Economic data has been mixed in recent weeks, which has led to an ongoing debate about whether the U.S. economy is in a recession. One side has the strong July jobs report to fall back on, while the other side can point to two consecutive quarters of negative gross domestic product growth. Ultimately, the official determination will be left to the National Bureau of Economic Research in the months to come.

Regardless of recession status, it would be wise to prepare for one. And there's arguably no better way to do so than by buying shares of Dividend Kings. Such companies possess established business models that have allowed rising dividends for at least 50 consecutive years. Here are three picks for income investors to consider adding to their portfolios.

A businessperson works on a laptop.

Image source: Getty Images.

1. Altria Group

Altria Group's (MO 0.39%) 48.2% cigarette retail share makes it the most dominant player in the U.S. The company's crown jewel cigarette brand, Marlboro, accounted for 42.6% of the U.S. cigarette retail share through the first half of 2022.

Well-established cigarette brands are quite resilient, as many smokers keep up the habit even in more challenging economic times. Pricing increases more than offset volume declines, which is how Altria Group's revenue net of excise taxes through the first half of this year managed to edge a fraction of a percent higher to $10.19 billion.

While the company may be best known for cigarettes, it also produces several oral tobacco products and has ownership stakes in Anheuser-Busch Inbev and Juul Labs, among other companies. Those strategic product areas and investments should pave the way for modest growth moving forward, which is why Wall Street analysts are expecting 4.3% annual earnings growth from the company through the next five years.

And Altria Group's whopping 7.9% dividend yield doesn't appear to be a yield trap because its dividend payout ratio clocks in a bit below its targeted 80% payout ratio. This allows the company to retain enough capital to pay down debt, repurchase shares, and complete acquisitions.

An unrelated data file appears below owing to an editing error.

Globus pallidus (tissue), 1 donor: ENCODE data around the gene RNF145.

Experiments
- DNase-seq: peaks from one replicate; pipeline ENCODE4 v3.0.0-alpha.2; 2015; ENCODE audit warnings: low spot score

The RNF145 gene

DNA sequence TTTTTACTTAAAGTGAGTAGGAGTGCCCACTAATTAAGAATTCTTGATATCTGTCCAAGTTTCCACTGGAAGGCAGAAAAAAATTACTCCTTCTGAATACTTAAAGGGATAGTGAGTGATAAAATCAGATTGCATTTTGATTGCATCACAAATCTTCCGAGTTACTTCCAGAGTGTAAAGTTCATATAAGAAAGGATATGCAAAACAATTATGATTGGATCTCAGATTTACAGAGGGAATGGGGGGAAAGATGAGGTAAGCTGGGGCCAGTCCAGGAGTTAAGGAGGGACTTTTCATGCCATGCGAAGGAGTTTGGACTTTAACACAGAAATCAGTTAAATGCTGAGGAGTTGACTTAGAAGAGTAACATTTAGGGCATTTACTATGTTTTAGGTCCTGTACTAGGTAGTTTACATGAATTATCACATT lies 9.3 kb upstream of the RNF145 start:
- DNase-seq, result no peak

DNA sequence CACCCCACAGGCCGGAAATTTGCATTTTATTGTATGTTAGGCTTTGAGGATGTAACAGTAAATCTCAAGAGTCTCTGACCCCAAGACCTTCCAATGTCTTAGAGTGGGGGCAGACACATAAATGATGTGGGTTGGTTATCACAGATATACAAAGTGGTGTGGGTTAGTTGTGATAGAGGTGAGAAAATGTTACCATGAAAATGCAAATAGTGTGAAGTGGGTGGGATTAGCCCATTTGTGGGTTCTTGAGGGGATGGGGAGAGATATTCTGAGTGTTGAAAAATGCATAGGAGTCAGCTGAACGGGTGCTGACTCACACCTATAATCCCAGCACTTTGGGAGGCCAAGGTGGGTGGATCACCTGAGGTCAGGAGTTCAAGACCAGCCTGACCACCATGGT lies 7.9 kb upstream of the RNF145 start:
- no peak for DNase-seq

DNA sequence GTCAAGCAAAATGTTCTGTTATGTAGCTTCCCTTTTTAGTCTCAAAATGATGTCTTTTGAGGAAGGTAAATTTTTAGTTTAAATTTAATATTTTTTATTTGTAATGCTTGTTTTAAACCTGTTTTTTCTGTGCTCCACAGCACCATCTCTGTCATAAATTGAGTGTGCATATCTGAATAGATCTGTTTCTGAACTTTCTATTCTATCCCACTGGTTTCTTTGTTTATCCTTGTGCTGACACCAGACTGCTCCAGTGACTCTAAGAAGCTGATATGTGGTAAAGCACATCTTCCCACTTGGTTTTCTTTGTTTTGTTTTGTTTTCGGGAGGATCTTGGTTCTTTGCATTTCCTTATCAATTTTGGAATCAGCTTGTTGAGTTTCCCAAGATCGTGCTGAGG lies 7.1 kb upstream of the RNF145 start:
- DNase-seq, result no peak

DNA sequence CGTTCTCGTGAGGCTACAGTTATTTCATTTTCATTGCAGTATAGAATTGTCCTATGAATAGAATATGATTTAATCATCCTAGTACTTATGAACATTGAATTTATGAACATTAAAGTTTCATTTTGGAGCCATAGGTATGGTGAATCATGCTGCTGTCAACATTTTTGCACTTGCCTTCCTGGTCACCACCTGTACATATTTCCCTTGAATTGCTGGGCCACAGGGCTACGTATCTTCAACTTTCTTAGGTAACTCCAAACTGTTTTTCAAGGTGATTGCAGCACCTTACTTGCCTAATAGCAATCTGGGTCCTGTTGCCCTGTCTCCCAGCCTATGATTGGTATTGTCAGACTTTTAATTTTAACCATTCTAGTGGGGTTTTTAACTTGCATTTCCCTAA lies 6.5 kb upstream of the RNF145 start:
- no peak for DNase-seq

Altria Group is valued at a forward price-to-earnings (P/E) ratio of just 9.4. For context, this is much lower than the tobacco industry's average forward P/E ratio of 12.9.

2. AbbVie

Few items are as important to sustaining life than prescription medications, which is what makes AbbVie (ABBV 0.63%) about as recession-proof as a Dividend King could possibly be. The company's portfolio includes 10 drugs that are on track to record at least $1 billion in sales in 2022. This includes the mega-blockbuster Humira, which is set to generate $20 billion in sales this year.

Even though Humira's sales will drop quickly after its patent expires in 2023, AbbVie is well-prepared. In recent months, AbbVie has secured major regulatory approvals from the U.S. Food and Drug Administration for Skyrizi and Rinvoq. In total, the company has approximately five dozen compounds in different stages of clinical development in its pipeline. 

AbbVie's market-beating 4% dividend yield also looks to be safe. Along with the robust drug pipeline to support future revenue and earnings, the company's dividend payout ratio is positioned to be a manageable 40.7% in 2022. 

And at a forward P/E ratio of 10.2, AbbVie is discounted compared to the pharmaceutical industry's average forward P/E ratio of 13.4. This creates an adequate margin of safety for investors while they wait for the company to execute on its plan to move beyond Humira.

3. Genuine Parts

Inflation is eating away at discretionary income, and semiconductor chip shortages are contributing to disruptions in new car production. This means that most people will have to continue driving their used vehicles for the foreseeable future, which is good news for the automotive and industrial replacement parts retailer Genuine Parts (GPC 12.82%).

That's why analysts are expecting nearly 5% annual earnings growth from the company over the next five years. And with the dividend payout ratio poised to be 44.9% in 2022, there should be plenty of room for future dividend growth. 

The only real downside to Genuine Parts at this time is its valuation. The stock's 2.3% dividend yield is significantly lower than its 10-year median of 2.8%. I'd personally be more interested in Genuine Parts if it was closer to that 2.8% yield, which would require the share price to dip from $160 to around $130.